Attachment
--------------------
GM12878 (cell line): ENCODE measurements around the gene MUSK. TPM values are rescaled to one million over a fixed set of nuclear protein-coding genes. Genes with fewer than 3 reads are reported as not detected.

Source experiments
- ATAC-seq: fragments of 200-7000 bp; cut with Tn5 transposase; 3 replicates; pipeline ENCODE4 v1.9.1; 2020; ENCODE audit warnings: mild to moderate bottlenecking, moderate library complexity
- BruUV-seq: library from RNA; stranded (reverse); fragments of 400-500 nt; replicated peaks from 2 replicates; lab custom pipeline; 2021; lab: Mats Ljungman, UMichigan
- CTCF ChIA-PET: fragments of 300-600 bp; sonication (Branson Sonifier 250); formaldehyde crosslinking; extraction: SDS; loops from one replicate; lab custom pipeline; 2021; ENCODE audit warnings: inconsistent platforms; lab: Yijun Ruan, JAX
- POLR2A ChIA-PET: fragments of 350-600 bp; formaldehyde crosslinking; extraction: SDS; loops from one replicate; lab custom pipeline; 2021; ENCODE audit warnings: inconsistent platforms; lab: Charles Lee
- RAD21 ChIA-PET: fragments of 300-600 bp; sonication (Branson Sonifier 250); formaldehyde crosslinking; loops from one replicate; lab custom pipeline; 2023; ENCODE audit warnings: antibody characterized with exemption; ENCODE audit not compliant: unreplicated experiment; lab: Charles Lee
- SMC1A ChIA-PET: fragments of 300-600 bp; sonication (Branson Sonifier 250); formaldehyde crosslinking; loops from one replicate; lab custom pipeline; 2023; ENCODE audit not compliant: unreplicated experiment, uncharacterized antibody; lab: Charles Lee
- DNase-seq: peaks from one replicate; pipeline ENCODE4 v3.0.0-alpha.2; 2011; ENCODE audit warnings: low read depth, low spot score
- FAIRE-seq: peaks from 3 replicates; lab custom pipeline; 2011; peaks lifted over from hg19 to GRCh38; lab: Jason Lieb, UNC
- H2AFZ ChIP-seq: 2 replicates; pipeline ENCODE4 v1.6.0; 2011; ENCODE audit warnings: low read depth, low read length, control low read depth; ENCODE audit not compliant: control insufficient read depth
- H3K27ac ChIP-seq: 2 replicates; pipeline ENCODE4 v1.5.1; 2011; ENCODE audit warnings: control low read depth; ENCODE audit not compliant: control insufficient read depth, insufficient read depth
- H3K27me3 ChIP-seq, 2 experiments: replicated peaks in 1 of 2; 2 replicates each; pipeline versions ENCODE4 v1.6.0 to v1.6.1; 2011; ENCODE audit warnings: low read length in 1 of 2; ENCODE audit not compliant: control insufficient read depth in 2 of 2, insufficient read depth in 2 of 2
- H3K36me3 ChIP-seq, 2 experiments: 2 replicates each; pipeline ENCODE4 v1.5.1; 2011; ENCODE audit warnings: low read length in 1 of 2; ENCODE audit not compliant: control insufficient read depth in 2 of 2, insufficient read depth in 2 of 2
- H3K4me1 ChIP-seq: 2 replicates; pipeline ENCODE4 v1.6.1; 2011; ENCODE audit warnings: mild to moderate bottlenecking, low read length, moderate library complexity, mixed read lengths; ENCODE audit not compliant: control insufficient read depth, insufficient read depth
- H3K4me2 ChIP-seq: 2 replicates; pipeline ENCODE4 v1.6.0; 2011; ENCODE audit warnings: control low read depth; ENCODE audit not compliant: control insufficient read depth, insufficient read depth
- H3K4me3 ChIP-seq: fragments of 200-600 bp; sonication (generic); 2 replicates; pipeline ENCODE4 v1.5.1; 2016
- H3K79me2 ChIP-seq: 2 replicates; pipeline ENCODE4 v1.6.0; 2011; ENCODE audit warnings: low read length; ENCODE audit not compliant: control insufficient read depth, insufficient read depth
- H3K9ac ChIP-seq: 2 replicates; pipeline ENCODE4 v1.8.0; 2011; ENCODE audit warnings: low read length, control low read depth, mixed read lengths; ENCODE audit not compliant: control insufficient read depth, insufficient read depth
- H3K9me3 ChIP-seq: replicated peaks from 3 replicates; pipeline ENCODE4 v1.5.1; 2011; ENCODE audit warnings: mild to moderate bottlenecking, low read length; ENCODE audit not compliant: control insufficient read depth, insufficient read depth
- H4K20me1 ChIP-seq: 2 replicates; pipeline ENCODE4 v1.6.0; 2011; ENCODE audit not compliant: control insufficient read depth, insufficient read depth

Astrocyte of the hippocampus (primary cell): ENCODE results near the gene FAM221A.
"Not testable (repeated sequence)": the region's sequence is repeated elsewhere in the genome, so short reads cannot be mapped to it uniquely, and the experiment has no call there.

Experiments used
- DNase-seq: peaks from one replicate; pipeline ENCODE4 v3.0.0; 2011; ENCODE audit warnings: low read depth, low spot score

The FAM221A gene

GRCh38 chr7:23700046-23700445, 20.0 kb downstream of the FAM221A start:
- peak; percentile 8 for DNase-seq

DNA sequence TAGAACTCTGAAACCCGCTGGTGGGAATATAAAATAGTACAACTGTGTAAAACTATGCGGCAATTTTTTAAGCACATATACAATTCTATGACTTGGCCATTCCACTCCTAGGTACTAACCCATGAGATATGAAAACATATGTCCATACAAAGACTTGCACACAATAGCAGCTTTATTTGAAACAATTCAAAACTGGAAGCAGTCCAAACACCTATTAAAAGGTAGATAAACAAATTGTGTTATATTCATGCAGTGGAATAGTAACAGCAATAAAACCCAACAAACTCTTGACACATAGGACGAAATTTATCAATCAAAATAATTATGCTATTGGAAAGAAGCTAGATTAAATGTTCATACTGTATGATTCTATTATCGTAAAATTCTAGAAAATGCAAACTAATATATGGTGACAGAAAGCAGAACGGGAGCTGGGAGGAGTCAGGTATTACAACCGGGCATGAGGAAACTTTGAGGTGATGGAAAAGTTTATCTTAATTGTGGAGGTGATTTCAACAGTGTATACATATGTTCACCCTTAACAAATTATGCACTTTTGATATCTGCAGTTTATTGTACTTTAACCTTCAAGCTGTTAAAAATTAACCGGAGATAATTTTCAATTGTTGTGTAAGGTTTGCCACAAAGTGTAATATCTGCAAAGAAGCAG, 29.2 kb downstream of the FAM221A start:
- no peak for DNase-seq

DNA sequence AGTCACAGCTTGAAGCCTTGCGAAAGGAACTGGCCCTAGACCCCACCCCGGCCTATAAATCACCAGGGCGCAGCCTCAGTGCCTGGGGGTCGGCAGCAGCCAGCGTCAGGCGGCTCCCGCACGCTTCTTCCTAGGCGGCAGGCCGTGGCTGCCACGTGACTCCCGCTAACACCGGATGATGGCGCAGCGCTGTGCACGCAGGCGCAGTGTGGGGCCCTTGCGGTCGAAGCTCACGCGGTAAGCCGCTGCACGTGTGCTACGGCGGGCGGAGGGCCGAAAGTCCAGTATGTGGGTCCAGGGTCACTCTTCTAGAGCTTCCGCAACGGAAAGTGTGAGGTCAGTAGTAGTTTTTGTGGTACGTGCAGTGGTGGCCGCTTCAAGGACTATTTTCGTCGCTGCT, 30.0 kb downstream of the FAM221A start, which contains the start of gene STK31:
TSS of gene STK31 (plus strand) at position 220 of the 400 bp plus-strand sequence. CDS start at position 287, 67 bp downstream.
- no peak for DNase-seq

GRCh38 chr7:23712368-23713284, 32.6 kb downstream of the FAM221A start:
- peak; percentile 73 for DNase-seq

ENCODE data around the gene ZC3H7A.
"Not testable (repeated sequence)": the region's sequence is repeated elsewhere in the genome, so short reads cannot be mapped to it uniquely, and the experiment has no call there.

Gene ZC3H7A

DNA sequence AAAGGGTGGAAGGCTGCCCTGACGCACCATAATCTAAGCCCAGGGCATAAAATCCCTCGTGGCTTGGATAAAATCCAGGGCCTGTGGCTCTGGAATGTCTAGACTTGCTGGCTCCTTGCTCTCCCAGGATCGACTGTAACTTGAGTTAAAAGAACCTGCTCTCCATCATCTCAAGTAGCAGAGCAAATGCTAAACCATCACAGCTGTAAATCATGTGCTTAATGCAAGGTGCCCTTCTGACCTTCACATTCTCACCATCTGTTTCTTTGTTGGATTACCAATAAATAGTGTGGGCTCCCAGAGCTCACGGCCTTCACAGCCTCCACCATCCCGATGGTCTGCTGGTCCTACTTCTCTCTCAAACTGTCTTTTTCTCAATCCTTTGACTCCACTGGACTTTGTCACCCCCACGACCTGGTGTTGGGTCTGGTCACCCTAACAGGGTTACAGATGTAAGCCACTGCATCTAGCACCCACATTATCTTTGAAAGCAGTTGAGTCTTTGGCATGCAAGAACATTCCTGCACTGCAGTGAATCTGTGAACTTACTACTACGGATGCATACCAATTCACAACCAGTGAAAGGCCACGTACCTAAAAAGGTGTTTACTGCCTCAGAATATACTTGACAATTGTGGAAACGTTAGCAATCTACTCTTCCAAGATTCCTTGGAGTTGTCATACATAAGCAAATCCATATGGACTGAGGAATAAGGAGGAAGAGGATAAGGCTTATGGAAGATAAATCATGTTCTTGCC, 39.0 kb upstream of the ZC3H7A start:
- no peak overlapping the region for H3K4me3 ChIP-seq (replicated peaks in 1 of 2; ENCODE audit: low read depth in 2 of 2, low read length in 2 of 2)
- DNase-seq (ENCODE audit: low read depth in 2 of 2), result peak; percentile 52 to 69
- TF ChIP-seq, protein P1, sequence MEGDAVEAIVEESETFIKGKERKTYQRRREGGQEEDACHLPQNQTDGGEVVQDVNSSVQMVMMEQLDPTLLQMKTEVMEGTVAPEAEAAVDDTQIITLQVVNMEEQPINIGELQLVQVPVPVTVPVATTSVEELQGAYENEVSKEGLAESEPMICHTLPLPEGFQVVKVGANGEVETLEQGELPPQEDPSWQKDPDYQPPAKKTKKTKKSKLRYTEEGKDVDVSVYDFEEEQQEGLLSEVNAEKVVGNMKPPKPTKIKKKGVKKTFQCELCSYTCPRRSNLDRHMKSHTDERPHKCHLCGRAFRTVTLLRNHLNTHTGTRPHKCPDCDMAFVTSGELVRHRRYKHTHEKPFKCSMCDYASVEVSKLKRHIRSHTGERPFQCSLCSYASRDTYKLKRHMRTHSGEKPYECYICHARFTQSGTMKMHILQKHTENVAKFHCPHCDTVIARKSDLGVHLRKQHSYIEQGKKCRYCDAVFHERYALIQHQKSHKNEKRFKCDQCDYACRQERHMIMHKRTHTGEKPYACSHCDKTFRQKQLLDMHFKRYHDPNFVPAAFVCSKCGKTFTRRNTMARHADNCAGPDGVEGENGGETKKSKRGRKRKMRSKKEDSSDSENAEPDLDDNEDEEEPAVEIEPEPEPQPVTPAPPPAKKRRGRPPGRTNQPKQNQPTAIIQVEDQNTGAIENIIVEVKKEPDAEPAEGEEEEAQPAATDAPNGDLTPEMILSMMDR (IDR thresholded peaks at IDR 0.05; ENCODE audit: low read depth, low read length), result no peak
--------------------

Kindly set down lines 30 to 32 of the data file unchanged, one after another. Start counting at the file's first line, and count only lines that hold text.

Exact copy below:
- no peak for DNase-seq

DNA sequence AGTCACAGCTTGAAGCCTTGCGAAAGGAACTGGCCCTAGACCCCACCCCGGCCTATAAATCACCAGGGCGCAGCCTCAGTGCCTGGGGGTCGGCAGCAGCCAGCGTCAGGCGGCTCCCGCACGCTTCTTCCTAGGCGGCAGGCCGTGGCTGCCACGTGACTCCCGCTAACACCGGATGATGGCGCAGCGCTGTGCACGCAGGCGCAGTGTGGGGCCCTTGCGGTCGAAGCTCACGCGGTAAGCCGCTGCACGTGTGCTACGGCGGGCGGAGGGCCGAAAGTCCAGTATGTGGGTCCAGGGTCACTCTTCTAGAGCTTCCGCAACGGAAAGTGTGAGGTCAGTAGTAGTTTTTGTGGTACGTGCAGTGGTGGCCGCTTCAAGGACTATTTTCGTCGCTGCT, 30.0 kb downstream of the FAM221A start, which contains the start of gene STK31:
TSS of gene STK31 (plus strand) at position 220 of the 400 bp plus-strand sequence. CDS start at position 287, 67 bp downstream.